Rightfully seen as the king of knots, knowing how to tie a bowline knot should be a part of every outdoorsman's knot repertoire. While it's quick to tie and can even be learned one-handed, the beauty of the bowline knot is that no matter what weight you put through it, you will always be able to untie it afterward. From hanging your hammock, making loops for tent stakes, and even anchoring a rope to a tree to create a handrail up a muddy embankment, the bowline can be used in any number of outdoor situations.
The bowline is a simple knot to tie but can be easy to get wrong. Anyone who has learned it — or grown up in the boy scouts — may remember a whole load of confusion around a rabbit, a tree, and a hole. While there are various styles of bowlines and many methods you can use to tie them, we've stuck with the standard bowline knot and laid out the most straightforward, easy-to-remember method to tie it. This knot can be either freestanding or around an object, though it is often easier to tie it around a chair leg or branch when you're learning. Grab yourself a length of rope and learn to tie a bowline, the king of knots.
Step 1: Make a loop in your rope with the working end over the top of your standing end. This loop is what's referred to as the rabbit's hole.
Step 2: Pass the working end of the rope up through the loop — the rabbit comes up out of the hole.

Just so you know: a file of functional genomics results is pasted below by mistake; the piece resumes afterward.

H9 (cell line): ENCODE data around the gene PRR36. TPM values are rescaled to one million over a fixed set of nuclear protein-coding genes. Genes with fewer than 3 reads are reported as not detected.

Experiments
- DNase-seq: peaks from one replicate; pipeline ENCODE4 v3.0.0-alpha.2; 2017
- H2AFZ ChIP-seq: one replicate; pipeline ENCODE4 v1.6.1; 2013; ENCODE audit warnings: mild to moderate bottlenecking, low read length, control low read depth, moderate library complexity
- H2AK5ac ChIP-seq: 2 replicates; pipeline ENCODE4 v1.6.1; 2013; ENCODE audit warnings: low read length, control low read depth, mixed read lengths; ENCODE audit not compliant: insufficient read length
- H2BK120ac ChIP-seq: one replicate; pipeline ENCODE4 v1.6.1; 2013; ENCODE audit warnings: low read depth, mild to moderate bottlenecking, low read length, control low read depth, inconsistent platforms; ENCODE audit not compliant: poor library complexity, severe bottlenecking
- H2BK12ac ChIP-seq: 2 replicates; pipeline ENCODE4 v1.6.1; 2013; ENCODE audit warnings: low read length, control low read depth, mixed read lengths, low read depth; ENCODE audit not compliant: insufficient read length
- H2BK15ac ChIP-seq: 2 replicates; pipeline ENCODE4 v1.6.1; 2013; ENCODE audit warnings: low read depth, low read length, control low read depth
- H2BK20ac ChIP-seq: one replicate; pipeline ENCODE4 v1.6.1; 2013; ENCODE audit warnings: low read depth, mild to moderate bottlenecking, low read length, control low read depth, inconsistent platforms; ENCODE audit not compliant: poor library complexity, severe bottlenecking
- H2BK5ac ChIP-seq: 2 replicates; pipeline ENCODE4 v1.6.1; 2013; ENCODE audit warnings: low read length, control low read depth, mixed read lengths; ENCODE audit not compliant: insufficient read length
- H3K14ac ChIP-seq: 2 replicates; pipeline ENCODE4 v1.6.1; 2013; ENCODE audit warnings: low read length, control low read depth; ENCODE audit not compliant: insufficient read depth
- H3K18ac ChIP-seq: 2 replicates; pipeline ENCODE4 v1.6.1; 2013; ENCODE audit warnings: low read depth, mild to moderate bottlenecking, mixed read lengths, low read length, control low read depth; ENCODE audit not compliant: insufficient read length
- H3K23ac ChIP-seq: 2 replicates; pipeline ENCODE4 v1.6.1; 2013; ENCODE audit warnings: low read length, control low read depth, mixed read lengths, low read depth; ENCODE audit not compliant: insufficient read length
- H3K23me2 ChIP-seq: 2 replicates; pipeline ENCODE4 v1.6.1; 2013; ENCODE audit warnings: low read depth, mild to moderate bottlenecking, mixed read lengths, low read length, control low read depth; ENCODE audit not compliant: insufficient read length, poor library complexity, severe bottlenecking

Step 3: Lead the rope around the back of the standing line — the rabbit goes around the tree.
Step 4: Feed the working end back through the hole — the rabbit goes back into its hole.
Step 5: Dress the knot by pulling on all the two strands of rope that go through the loop, and the standing line, individually. Then pull all three individually to tighten your bowline.
The bowline was the go-to knot for rock climbers worldwide for many years when tying into their harness. More recently, though, it has been usurped by the double figure-eight knot, but why?
While the bowline has the major advantage that you can always untie it, even after it's been subjected to a heavy load, some drawbacks have caused climbers to move to the figure-eight. For a start, a bowline is only safe while under constant tension. When bounced, the knot can work its way loose and even untie. This means that the bowline has to be backed up with a stopper knot or tied as a Yosemite bowline, which involves an extra loop added around the knot. All of this adds in extra steps and the potential to tie your bowline incorrectly. Add to this the fact that many climbers see the bowline as being more difficult to recognize being tied incorrectly — when peer checking — and you have all the reasons for moving toward the figure-eight.
But does this mean that the bowline isn't safe? No, not at all. Plenty of climbers have been relying on the bowline for decades. If you're going to climb on it, though, be sure you know exactly what you're doing and be ready to justify why you don't want to use a figure-eight instead.
Practice the bowline until it becomes second nature, and you can recognize when it's tied incorrectly. While it's just one of many knots you will want to learn as an outdoorsman, the bowline knot is perhaps the most useful.
- E-bike tech is coming to kayaking because nobody wants to peddle hard anymore (and who could blame them)
- Time to wake up: Climate change gave us our hottest summer ever and the Earth is in meltdown, U.N. says
- How to build a fire: Tips for fireplaces, campfires, and working in the rain
- You can mountain bike into Death Valley and watch the next solar eclipse on October 14
- Apple just gave hikers, campers, skiers, and snowboarders a great reason to use Apple Maps and ditch Google Maps